Other censorship attempts by the provinces have been less successful. Under the 1937 Alberta Press Act to Ensure the Publication of Accurate News and Information, newspapers would be compelled to disclose the source of their news information and to print government statements to correct previous articles. Three of the 6 Supreme Court justices hearing the case held that the bill was an invasion of liberty of the press and the right of public discussion, which could only be limited by Parliament under its CRIMINAL LAW power. In Switzman v Elbling (the PADLOCK ACT case), which dealt with the 1937 Québec Act Respecting Communistic Propaganda, under which it was illegal to use a house for the propagation of communism, the Supreme Court declared this was legislation with respect to criminal law and therefore within federal jurisdiction.

Censorship Can Take Many Forms

To persons or groups who cannot afford to print newspapers, or to advertise, or who might not be given the opportunity to do so, supervision of the distribution of handbills or posters is a form of censorship. This supervision has been effected through municipal bylaws regulating the use of streets, sidewalks and parks, and requiring the prior approval of the police or some civic official before printed materials can be distributed (see SAUMUR V CITY OF QUÉBEC).

In Attorney General of Canada v Dupond, the Supreme Court of Canada held that a city ordinance that prohibited "the holding of any assembly, parade or gathering on the public domain of the City of Montréal for a time-period of 30 days" was valid, being of a "merely local character." But municipalities also must comply with the requirements of the Canadian Charter. In Ramsden v. The City of Peterborough (1995), the Supreme Court of Canada held that a municipal by-law which banned the placing of posters on hydroelectric polls was an unreasonable limit on the freedom of expression. The court recognized that postering was a traditional means of communication by individuals and groups who do not have the financial resources to access the more standard forms of media communication such as print and radio. The court has expanded the requirement that governments must not arbitrarily restrict access to government property for the purposes of expression to include federally government-owned airports (see Committee for the Commonwealth of Canada v Canada (1991)).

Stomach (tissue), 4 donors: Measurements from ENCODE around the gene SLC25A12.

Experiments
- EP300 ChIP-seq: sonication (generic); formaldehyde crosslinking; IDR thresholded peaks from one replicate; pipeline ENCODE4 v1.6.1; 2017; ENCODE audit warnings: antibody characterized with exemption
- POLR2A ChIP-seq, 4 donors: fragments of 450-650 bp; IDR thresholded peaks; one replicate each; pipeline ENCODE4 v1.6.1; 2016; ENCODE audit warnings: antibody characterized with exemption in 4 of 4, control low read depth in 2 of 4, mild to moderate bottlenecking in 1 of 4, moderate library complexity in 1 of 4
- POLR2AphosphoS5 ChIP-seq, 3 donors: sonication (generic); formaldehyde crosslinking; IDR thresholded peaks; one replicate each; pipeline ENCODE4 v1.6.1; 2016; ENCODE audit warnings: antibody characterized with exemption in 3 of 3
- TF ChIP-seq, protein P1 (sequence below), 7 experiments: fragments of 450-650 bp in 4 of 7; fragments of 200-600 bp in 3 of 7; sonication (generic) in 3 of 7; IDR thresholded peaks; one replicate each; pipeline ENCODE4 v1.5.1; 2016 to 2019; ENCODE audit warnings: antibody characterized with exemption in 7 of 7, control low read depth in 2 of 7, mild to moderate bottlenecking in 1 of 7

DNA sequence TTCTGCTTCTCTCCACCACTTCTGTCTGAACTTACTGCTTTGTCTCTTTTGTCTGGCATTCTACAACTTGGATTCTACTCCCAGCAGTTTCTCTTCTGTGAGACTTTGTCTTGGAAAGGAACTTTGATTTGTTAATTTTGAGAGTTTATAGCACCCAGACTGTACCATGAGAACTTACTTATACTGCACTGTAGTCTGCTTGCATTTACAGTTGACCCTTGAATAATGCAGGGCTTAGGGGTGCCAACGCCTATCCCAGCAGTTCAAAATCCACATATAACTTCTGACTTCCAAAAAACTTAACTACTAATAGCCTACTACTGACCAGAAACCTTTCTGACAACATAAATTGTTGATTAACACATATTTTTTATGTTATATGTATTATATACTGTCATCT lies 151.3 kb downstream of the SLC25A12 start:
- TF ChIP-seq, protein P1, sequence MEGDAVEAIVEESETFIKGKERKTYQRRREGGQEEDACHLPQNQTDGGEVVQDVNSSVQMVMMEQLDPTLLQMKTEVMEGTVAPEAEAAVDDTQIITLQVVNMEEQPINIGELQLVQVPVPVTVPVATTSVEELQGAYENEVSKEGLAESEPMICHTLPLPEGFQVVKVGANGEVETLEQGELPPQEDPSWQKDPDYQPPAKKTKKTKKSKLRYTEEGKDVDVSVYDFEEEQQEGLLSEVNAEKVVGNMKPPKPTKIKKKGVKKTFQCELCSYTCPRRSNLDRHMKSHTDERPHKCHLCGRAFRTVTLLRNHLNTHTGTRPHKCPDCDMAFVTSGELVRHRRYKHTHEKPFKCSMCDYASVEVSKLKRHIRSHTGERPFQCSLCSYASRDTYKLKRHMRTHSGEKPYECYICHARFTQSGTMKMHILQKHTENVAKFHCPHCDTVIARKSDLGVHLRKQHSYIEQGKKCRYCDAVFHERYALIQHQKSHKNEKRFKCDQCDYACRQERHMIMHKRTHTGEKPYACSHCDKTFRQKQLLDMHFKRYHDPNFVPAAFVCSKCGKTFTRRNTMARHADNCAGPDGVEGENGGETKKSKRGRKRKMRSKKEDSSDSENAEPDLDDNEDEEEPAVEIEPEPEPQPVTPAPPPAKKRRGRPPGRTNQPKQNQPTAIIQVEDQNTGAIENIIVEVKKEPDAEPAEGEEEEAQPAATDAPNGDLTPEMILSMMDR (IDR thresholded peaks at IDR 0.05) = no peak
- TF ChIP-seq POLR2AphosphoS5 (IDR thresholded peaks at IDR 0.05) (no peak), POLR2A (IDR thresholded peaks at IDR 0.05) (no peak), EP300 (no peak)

The censorship practised under the OFFICIAL SECRETS ACT (1970) essentially covers 2 distinct, if somewhat similar, activities: spying and wrongful communication of government information, or leakage (s4.3). The latter provides: "Every person who receives any ... information, knowing, or having reasonable ground to believe, at the time when he receives it, that the ... information is communicated to him in contravention of this Act, is guilty of an offence under this Act unless he proves that the communication to him of the ... information was contrary to his desire."

In Canada since WWII, this section has been the basis of prosecution only twice. However, a recent example in the UK illustrates the extent of possible censorship under the Official Secrets Act. In 1987 the House of Lords upheld a banning of the book Spycatcher by Peter Wright on the ground that he had breached his oath under the Act when he tried to publish the book, which was based on his experience in the British Security Service known as MI5 (Attorney-General v Guardian Newspapers Ltd).